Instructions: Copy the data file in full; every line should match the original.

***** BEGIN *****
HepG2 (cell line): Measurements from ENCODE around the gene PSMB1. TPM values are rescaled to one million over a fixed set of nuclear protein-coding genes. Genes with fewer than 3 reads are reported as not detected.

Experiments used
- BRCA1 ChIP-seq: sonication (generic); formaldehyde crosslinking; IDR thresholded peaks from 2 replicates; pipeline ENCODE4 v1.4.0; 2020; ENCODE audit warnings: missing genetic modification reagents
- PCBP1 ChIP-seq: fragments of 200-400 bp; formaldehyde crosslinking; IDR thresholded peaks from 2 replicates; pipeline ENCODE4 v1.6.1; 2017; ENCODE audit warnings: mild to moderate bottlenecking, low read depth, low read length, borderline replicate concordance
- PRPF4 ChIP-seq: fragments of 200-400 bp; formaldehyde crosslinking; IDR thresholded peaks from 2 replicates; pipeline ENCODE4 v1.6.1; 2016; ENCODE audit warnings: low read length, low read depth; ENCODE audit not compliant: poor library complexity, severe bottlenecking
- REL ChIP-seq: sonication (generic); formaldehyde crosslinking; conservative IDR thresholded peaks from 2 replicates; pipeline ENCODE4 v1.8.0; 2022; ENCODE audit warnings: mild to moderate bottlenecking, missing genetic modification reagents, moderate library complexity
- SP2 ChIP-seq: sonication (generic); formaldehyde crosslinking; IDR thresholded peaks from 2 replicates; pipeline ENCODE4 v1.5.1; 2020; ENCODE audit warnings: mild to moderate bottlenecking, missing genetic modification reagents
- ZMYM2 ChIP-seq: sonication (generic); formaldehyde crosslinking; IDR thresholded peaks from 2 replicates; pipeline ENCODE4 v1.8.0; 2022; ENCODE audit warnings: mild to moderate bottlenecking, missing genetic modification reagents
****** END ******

HepG2 (cell line): Measurements from ENCODE around the gene PSMB1. TPM values are rescaled to one million over a fixed set of nuclear protein-coding genes. Genes with fewer than 3 reads are reported as not detected.

Experiments used
- BRCA1 ChIP-seq: sonication (generic); formaldehyde crosslinking; IDR thresholded peaks from 2 replicates; pipeline ENCODE4 v1.4.0; 2020; ENCODE audit warnings: missing genetic modification reagents
- PCBP1 ChIP-seq: fragments of 200-400 bp; formaldehyde crosslinking; IDR thresholded peaks from 2 replicates; pipeline ENCODE4 v1.6.1; 2017; ENCODE audit warnings: mild to moderate bottlenecking, low read depth, low read length, borderline replicate concordance
- PRPF4 ChIP-seq: fragments of 200-400 bp; formaldehyde crosslinking; IDR thresholded peaks from 2 replicates; pipeline ENCODE4 v1.6.1; 2016; ENCODE audit warnings: low read length, low read depth; ENCODE audit not compliant: poor library complexity, severe bottlenecking
- REL ChIP-seq: sonication (generic); formaldehyde crosslinking; conservative IDR thresholded peaks from 2 replicates; pipeline ENCODE4 v1.8.0; 2022; ENCODE audit warnings: mild to moderate bottlenecking, missing genetic modification reagents, moderate library complexity
- SP2 ChIP-seq: sonication (generic); formaldehyde crosslinking; IDR thresholded peaks from 2 replicates; pipeline ENCODE4 v1.5.1; 2020; ENCODE audit warnings: mild to moderate bottlenecking, missing genetic modification reagents
- ZMYM2 ChIP-seq: sonication (generic); formaldehyde crosslinking; IDR thresholded peaks from 2 replicates; pipeline ENCODE4 v1.8.0; 2022; ENCODE audit warnings: mild to moderate bottlenecking, missing genetic modification reagents